History of The Labyrinth

Labyrinths have existed in different forms since ancient times, dating back some 4,000 years, as part of the myth and ritual of nearly every culture on earth. They are integral to Native American, Greek, Celtic, Swedish, Finnish, Estonian, and Mayan cultures and traditions, and their basic design is fundamental to nature. The Hopi People called the labyrinth the symbol of ‘mother earth’ and equated it with the Kiva, sacred rooms for spiritual ceremonies. Like Stonehenge and the Pyramids they are magical geometric forms that define sacred space and once a labyrinth space is delineated it is said that an energy vortex/portal is immediately created. Some of the earliest forms of labyrinths, the Cretan labyrinth or classical seven-circuit labyrinth, are found in Greece, dating back to 2500-2000 B.C.E. and so much a part of the fabric of this early society that this classical labyrinth was embossed on coins and pottery. In Western traditions these symbols appeared in Christianity as well, first among the Crusaders where they came to represent the pilgrimage to the Holy Land. Later these forms appeared in churches with the most famous example being the Cathedral at Chartres, France with its spectacular 11 circuit labyrinth constructed in the stone floor 1201 AD which was the inspiration for the 11 circuit 66 foot labyrinth at Open Sky Yoga Barn. Labyrinths can be fashioned from many materials and come in many shapes, both temporary and permanent - created from cornmeal, paint on canvas, LED lights, laser light projection, masking tape or string for temporary use whereas permanent installations can be made with stone (as in OSYB Labyrinth), cut into turf, formed by mounds of earth, made from vegetation or any other natural material. There are three basic designs; the 7 circuit, the 11 circuit and the 12 circuit. The most common design around the U.S. is the 7 circuit. Below is a diagram of the 11 circuit Chartres used as the model for OSYB, eleven concentric circles with the twelfth being in the center of the labyrinth.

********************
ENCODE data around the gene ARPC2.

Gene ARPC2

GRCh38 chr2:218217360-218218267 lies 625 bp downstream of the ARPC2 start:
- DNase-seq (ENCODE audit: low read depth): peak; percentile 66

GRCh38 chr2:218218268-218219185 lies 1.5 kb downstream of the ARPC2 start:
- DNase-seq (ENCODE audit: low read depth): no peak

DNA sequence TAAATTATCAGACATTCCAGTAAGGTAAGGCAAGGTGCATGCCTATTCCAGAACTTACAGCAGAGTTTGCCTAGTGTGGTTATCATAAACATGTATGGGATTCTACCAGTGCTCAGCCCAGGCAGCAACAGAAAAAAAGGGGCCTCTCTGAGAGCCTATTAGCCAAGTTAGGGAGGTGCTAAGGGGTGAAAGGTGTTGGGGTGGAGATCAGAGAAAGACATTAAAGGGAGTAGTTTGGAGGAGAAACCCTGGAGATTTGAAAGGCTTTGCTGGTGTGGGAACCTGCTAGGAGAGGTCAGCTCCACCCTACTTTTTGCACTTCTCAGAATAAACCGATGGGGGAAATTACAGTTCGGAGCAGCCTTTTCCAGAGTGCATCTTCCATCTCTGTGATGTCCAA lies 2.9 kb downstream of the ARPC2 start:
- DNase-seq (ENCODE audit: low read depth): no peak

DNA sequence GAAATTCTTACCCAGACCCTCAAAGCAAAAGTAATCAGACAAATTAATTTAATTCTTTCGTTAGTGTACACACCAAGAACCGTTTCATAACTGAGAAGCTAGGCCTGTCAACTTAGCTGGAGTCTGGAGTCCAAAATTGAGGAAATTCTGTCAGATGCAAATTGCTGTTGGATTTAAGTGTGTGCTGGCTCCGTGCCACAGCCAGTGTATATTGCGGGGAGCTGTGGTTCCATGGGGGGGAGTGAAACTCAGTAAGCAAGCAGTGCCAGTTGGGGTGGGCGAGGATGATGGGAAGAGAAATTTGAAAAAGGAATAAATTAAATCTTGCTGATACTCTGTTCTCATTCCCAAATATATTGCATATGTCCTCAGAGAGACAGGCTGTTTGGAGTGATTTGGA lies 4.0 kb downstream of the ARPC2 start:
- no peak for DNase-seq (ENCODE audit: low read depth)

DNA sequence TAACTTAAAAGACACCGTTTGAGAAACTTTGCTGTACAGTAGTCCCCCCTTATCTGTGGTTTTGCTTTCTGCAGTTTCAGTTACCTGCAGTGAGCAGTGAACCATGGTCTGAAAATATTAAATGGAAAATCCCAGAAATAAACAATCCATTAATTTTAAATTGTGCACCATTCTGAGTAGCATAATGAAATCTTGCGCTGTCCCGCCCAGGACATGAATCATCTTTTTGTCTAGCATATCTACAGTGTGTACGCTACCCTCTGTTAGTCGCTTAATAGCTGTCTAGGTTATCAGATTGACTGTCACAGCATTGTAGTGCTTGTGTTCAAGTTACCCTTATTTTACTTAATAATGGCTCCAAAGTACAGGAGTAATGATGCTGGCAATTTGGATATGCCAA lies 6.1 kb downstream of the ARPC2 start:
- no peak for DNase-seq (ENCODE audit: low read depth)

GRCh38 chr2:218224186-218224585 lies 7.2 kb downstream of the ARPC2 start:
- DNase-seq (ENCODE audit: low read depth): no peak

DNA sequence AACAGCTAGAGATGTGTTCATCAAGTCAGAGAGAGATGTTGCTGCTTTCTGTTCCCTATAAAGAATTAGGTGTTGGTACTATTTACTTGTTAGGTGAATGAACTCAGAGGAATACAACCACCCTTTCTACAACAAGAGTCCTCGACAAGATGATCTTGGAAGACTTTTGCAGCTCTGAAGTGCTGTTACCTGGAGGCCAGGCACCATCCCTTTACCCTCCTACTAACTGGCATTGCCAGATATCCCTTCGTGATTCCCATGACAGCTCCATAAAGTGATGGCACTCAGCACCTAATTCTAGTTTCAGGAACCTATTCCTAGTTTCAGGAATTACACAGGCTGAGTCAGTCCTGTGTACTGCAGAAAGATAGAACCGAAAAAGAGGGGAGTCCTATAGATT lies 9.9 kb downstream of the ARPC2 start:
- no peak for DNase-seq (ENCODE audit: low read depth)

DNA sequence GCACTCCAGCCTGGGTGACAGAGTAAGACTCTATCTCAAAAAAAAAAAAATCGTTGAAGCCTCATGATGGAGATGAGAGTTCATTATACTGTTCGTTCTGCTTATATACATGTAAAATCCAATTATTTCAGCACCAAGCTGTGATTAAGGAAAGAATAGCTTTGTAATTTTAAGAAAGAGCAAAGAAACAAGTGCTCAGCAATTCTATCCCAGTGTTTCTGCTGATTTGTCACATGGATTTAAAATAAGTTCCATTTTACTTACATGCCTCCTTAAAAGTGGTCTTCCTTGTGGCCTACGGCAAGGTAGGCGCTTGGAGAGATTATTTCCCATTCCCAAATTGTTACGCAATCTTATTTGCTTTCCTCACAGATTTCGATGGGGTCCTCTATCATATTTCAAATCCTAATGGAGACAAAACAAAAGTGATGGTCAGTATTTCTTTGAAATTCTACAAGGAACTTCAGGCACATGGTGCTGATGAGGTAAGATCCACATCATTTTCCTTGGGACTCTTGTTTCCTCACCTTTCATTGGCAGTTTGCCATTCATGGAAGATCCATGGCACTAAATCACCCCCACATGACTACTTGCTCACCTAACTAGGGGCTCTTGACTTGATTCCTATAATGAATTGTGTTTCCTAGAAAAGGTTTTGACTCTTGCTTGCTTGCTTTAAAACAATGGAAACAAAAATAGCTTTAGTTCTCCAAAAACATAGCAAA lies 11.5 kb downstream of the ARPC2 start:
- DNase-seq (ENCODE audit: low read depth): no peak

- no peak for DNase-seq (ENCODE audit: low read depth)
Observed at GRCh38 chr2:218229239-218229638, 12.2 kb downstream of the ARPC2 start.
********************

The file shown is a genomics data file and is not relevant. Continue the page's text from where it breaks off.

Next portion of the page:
Spiritual Meaning of Labyrinths

The labyrinth is non-denominational. People of all faiths and people longing to re-connect to faith come to walk labyrinths. The Labyrinth is a model of spiritual wholeness and order, which when walked can enable one to heal the separation between body, mind and spirit. It is a path of prayer and meditation for all people seeking wholeness.  There is no ‘correct’ way to walk a labyrinth, the journey is a very personal one, each person walks the Labyrinth in their own style, and takes from the experience their own unique spiritual lesson. A labyrinth has only one path to inner discovery - or another way to phrase it is “the way in IS the way out”. Much as the surrender to walking a sacred spiritual path in life – our only decision is to choose spirit and surrender to divine guidance. By simply yielding to and following the path, the mind quiets.  The voice of the heart can then be heard and labyrinth walking thus becomes spiritual practice. The rediscovery of this self healing-alignment tool to put our lives in perspective is one of the most important spiritual movements of our day. Whatever one's religion or spiritual beliefs...walking the labyrinth clears the mind and gives insight. It can also calm people in the throes of life's transitions. We extend an invitation to people from all faiths, especially those who are in transition and/or are struggling to find a means of prayer or meditation. We welcome you to join us in learning about this ancient meditation tool of prayer, as we all realize our true nature as "spiritual beings on a human path, not simply human beings on a spiritual path.”